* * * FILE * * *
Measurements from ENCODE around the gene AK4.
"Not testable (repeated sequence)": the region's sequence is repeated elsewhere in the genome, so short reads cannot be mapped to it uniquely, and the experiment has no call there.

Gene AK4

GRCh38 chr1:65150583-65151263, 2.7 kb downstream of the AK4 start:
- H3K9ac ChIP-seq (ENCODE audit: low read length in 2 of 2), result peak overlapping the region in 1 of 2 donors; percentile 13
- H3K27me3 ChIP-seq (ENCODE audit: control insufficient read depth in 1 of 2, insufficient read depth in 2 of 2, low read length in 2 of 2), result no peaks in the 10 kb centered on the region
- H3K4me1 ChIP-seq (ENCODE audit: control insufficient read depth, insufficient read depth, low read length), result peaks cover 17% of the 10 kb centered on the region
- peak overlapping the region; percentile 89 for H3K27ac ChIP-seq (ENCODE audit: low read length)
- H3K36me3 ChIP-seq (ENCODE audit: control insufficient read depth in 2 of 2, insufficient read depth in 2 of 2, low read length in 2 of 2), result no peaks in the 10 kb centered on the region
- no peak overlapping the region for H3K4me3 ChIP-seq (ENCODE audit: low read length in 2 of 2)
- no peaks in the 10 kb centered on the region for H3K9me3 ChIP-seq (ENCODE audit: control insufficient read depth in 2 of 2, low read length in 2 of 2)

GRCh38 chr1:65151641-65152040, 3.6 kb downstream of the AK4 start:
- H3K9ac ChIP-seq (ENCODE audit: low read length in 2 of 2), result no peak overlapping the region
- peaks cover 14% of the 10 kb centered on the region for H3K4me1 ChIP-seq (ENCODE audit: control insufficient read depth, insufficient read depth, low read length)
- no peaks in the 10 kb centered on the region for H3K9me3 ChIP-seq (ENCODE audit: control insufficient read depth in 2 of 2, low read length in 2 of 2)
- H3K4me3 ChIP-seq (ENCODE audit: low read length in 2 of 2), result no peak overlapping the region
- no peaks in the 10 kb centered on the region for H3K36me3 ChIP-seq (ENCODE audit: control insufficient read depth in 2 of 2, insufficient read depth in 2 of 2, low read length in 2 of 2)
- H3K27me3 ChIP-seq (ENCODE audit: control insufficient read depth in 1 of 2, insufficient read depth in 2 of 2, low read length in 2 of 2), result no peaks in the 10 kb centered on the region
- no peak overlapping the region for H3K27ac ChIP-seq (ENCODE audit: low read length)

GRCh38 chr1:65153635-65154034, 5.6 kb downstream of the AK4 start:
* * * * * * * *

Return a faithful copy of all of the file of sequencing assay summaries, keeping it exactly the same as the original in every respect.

Measurements from ENCODE around the gene AK4.
"Not testable (repeated sequence)": the region's sequence is repeated elsewhere in the genome, so short reads cannot be mapped to it uniquely, and the experiment has no call there.

Gene AK4

GRCh38 chr1:65150583-65151263, 2.7 kb downstream of the AK4 start:
- H3K9ac ChIP-seq (ENCODE audit: low read length in 2 of 2), result peak overlapping the region in 1 of 2 donors; percentile 13
- H3K27me3 ChIP-seq (ENCODE audit: control insufficient read depth in 1 of 2, insufficient read depth in 2 of 2, low read length in 2 of 2), result no peaks in the 10 kb centered on the region
- H3K4me1 ChIP-seq (ENCODE audit: control insufficient read depth, insufficient read depth, low read length), result peaks cover 17% of the 10 kb centered on the region
- peak overlapping the region; percentile 89 for H3K27ac ChIP-seq (ENCODE audit: low read length)
- H3K36me3 ChIP-seq (ENCODE audit: control insufficient read depth in 2 of 2, insufficient read depth in 2 of 2, low read length in 2 of 2), result no peaks in the 10 kb centered on the region
- no peak overlapping the region for H3K4me3 ChIP-seq (ENCODE audit: low read length in 2 of 2)
- no peaks in the 10 kb centered on the region for H3K9me3 ChIP-seq (ENCODE audit: control insufficient read depth in 2 of 2, low read length in 2 of 2)

GRCh38 chr1:65151641-65152040, 3.6 kb downstream of the AK4 start:
- H3K9ac ChIP-seq (ENCODE audit: low read length in 2 of 2), result no peak overlapping the region
- peaks cover 14% of the 10 kb centered on the region for H3K4me1 ChIP-seq (ENCODE audit: control insufficient read depth, insufficient read depth, low read length)
- no peaks in the 10 kb centered on the region for H3K9me3 ChIP-seq (ENCODE audit: control insufficient read depth in 2 of 2, low read length in 2 of 2)
- H3K4me3 ChIP-seq (ENCODE audit: low read length in 2 of 2), result no peak overlapping the region
- no peaks in the 10 kb centered on the region for H3K36me3 ChIP-seq (ENCODE audit: control insufficient read depth in 2 of 2, insufficient read depth in 2 of 2, low read length in 2 of 2)
- H3K27me3 ChIP-seq (ENCODE audit: control insufficient read depth in 1 of 2, insufficient read depth in 2 of 2, low read length in 2 of 2), result no peaks in the 10 kb centered on the region
- no peak overlapping the region for H3K27ac ChIP-seq (ENCODE audit: low read length)

GRCh38 chr1:65153635-65154034, 5.6 kb downstream of the AK4 start: